In response to recent news regarding Thai monks’ behaving badly, Thailand’s prime minister ordered the National Office of Buddhism to reinforce its discipline and principles.
Gen.Prayut Chan-O’Cha expressed his concern about news reports about undisciplined Buddhist monks, which seriously impacted the faith of Buddhists throughout the Kingdom.
He has since directed the National Office of Buddhism to work closely with monk committees in all areas to monitor the monks’ behavior and discipline.
This will enable monks to regain religious trust and faith among the public and prosper Thai Buddhism once again, he said.
Meanwhile, police have launched an investigation into alleged embezzlement by a former monk in Nakhon Si Thammarat province.
The now disrobed monk engaged in sexual misconduct with a woman has been handed over to the central police.
Monks embezzlement case
On Tuesday, the Commander of the Anti-Corruption Division, Pol Maj Gen Charoonkiat Pankaew, said that the Anti-Corruption Division and the Crime Suppression Division would jointly investigate the embezzlement case.
According to a police commander, the former monk may be a victim of extortion.
Pongsakorn Chankaew, 23, who was previously known as Phra Kato, was the subject of investigations by the central police units.
During that period, he allegedly had a sexual relationship with a 37-year-old woman living in Chawang, Nakhon Si Thammarat.
Pol Maj Gen Charoonkiat said that his subordinates had collected information about various financial transactions in Nakhon Si Thammarat and discovered useful details about crimes related to the case.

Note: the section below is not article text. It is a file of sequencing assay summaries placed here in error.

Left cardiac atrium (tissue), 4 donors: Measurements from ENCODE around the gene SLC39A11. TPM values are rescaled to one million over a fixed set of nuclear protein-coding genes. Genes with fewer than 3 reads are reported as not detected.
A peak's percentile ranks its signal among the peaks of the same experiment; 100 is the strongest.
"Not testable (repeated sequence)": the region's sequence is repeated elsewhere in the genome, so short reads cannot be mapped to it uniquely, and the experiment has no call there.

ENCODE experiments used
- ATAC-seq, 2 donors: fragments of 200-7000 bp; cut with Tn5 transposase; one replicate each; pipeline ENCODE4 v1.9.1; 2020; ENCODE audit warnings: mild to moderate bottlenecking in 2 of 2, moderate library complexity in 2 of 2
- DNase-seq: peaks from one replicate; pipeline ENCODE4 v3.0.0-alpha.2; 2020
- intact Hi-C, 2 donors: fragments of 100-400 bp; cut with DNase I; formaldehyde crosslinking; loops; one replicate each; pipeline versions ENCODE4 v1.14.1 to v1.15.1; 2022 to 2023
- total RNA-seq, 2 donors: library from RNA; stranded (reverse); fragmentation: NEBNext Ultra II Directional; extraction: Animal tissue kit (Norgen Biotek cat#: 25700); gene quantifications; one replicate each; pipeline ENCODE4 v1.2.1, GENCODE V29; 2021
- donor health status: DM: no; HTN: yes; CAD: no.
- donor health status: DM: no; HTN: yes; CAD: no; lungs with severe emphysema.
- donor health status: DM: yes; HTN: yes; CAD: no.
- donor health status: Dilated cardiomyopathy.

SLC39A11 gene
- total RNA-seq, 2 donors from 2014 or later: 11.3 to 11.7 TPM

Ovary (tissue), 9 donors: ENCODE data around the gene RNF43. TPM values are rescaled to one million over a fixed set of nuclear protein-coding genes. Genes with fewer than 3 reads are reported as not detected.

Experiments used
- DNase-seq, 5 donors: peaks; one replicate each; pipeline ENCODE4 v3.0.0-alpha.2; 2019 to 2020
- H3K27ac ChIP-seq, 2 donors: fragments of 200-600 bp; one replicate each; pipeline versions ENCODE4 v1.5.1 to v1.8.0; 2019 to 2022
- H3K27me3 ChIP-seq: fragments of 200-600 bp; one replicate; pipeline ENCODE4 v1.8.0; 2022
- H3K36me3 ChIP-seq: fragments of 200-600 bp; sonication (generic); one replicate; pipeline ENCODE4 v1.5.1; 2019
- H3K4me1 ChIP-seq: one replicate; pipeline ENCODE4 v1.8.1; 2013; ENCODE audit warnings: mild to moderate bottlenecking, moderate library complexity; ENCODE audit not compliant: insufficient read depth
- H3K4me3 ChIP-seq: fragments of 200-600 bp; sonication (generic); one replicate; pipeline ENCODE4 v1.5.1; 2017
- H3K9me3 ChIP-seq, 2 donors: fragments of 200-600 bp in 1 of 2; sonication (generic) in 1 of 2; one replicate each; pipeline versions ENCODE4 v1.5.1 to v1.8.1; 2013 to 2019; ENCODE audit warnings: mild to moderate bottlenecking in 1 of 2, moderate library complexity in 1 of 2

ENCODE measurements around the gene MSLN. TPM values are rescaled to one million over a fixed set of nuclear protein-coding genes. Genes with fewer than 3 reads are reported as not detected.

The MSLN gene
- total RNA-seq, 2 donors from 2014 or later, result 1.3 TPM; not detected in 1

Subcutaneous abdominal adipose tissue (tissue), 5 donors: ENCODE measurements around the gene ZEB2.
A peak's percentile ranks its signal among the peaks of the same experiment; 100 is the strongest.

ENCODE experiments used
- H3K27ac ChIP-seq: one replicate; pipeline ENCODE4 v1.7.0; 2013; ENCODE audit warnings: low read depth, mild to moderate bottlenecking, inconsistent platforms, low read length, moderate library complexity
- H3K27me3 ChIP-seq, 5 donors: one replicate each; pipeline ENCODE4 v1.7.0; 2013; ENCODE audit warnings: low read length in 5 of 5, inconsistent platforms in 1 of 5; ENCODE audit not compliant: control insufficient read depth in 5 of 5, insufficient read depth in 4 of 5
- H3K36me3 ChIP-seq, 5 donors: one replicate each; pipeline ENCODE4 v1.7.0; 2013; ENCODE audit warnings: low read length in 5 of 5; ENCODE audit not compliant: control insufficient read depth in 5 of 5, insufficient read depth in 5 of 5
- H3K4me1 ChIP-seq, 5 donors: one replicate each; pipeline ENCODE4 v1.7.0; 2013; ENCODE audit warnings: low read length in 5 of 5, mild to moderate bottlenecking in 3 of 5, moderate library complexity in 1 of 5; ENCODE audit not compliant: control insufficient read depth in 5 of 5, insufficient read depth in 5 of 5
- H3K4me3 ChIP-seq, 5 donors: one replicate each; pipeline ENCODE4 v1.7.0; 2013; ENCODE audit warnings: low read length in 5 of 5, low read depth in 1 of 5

Punishments for sexual offenses
Khra Kato admitted to his misconduct during the past three months and to giving 300,000 baht to a woman to end their tumultuous relationship after she made repeated demands for money.
In addition, he allegedly paid another 300,000 baht to a reporter to keep the affair a secret, but the money never reached the reporter.
In light of transgressions by a former acting abbot, the House panel on religion will amend the Buddhism Protection law to include punishments for sexual offenses.
According to Suchat Usaha, chair of the House panel on religion, the panel has discussed with members of the National Office of Buddhism and the Anti-Corruption Division of the Royal Thai Police amending the law to punish monks who commit sex crimes.
Mr. Suchat said the amendment would include 1-5 years of imprisonment and up to 100,000 baht fines for offenders.
In his estimation, there are 250,000 monks, 42,000 temples, and 10,000 monasteries, so if a monk leaves the monkhood because of sexual misconduct, he could be ordained in another temple in another province.